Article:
The Large Bee Fly
- Bombylius major


The Large Bee Fly - Bombylius major, can at first sighting, easily be mistaken for a bee.  Indeed, there are a number of bee species with very similar, gingery colouring. 

Like other bee mimics, Bombylius major has a furry body, and can be seen visiting and foraging for nectar from flowers, just as bees do.


Here is a video of Bombylius major feeding:


However, the bee fly is actually a parasite of solitary bees (especially the Andrena species), wasps and beetles. 

When ready to lay eggs, it locates a suitable host nest, and lays them at the entrance, even flicking them to the site of ground nesting bees and wasps. 

The larvae, whilst inside the nest of the host, eat the developing grubs they find there as soon as they are ready to pupate.

As part of their courtship ritual, adult male specimens ‘spin’ at females and dart at rival males to drive them away.

 

How To Distinguish A Bee Fly From A Bee


To distinguish a Bombylius major from bees, look out for the following features:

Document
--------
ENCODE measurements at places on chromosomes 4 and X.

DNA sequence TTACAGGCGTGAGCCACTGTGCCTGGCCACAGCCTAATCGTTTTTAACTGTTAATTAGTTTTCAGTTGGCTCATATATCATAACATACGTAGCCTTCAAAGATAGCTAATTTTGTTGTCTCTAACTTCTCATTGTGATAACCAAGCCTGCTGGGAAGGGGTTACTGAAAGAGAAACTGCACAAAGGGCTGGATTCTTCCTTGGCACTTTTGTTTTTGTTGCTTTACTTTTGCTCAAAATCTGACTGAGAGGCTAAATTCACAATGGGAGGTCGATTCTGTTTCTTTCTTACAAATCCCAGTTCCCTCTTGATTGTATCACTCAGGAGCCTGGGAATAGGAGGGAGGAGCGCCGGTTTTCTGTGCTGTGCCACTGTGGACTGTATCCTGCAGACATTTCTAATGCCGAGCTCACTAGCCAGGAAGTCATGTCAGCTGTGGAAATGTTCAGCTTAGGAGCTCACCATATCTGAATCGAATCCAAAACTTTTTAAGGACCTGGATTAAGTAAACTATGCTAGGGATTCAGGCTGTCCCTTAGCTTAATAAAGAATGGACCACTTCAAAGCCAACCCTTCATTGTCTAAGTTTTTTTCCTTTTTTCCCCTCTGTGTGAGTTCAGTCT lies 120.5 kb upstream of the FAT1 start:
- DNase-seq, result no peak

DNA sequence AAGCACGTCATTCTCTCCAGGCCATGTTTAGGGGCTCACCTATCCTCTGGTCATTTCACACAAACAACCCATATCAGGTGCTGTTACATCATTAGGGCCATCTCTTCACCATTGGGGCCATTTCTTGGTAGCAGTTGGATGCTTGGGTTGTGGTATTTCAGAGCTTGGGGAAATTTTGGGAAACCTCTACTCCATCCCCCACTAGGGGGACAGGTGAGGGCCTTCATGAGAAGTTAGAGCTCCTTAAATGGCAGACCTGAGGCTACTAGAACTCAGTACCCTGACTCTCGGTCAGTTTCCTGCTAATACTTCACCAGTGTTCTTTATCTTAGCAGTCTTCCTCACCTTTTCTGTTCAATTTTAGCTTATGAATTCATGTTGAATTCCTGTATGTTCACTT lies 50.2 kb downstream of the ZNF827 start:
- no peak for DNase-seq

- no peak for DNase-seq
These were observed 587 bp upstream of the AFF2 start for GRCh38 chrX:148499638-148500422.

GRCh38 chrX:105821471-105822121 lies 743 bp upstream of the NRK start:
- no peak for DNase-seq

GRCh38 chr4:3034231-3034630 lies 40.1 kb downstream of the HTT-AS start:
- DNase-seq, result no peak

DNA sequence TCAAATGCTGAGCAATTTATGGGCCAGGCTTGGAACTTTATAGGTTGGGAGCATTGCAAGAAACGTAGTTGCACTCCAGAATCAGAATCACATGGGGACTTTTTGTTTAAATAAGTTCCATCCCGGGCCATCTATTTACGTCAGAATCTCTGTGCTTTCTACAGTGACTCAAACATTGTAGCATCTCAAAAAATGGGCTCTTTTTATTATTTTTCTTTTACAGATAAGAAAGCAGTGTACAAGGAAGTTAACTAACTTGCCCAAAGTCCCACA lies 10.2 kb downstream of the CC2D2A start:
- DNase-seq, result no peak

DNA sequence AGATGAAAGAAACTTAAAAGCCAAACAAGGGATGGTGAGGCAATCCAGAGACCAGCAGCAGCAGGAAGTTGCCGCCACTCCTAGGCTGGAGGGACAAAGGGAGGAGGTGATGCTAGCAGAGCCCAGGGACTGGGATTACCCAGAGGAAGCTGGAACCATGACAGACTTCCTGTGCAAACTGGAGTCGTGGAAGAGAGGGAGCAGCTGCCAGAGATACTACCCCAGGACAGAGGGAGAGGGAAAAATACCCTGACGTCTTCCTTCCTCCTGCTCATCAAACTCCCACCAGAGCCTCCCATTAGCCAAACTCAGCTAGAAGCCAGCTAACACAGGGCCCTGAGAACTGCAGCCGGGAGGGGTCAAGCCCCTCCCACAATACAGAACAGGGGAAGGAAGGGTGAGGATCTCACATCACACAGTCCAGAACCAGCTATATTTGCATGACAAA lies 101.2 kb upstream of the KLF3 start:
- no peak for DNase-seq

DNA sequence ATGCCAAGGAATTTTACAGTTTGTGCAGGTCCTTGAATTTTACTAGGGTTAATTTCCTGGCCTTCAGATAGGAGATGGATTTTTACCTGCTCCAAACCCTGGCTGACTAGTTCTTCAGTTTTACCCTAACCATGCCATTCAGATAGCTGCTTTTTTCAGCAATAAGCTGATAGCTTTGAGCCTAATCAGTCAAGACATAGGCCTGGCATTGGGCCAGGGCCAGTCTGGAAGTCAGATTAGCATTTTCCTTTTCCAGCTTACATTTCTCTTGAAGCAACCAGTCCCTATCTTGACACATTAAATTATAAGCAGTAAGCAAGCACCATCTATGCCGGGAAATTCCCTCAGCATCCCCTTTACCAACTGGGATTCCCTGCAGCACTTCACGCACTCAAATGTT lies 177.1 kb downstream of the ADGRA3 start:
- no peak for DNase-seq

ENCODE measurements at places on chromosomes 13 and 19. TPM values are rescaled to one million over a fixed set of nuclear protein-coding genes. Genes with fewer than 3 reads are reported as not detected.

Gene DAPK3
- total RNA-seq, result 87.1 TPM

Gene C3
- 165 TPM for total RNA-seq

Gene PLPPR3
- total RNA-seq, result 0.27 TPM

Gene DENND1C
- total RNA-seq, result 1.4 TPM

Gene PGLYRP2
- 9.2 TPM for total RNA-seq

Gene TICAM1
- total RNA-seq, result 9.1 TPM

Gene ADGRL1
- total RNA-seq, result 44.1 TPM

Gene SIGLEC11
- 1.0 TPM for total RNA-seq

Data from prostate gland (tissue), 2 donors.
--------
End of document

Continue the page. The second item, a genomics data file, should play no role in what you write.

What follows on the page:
•  An extra long proboscis in comparison with the body.  Bees land on, and (depending on flower shape), sometimes crawl into the flowers they forage upon, but Bombylius major will often (though not always), hover at the flower, almost like a hummingbird (or hummingbird hawk-moth, for that matter), with tongue extended, feeding on nectar, before resting on the flower.
  • The body is, in a sense, a little triangular shaped.  Solitary bees and honey bees tend to have an elongated oval/elliptical shape, bumblebees have rounder, ‘curvy hour-glass-shaped’ bodies.
  • In comparison with bees, the eyes of the bee fly are close together at the front of the head, and appear almost ‘beady’! 
  • The legs are long (longer than those of bees or wasps), and the rear legs fan out at the back of the body – easily seen whilst the fly is hovering by flowers.
  • If resting, it may be possible to see that, like other flies, this species has only one pair of wings, whereas bees have two.  Being a fly, it does not collect pollen for feeding to larvae, and has no pollen baskets on the legs, unlike female true (non-cuckoo) bumblebees, some solitary bee species, and honey bee workers.
  • As well as hovering, this bee mimic darts about from one location to the next.

 

 

They may be seen out and about from April through to June.  They forage on a range of flowers, and I have seen them foraging on pulmonaria, muscari, forget-me-not, hyacinth, aubretia, and primula.

 

 










Click the button below to view wonderful short videos of pollination:


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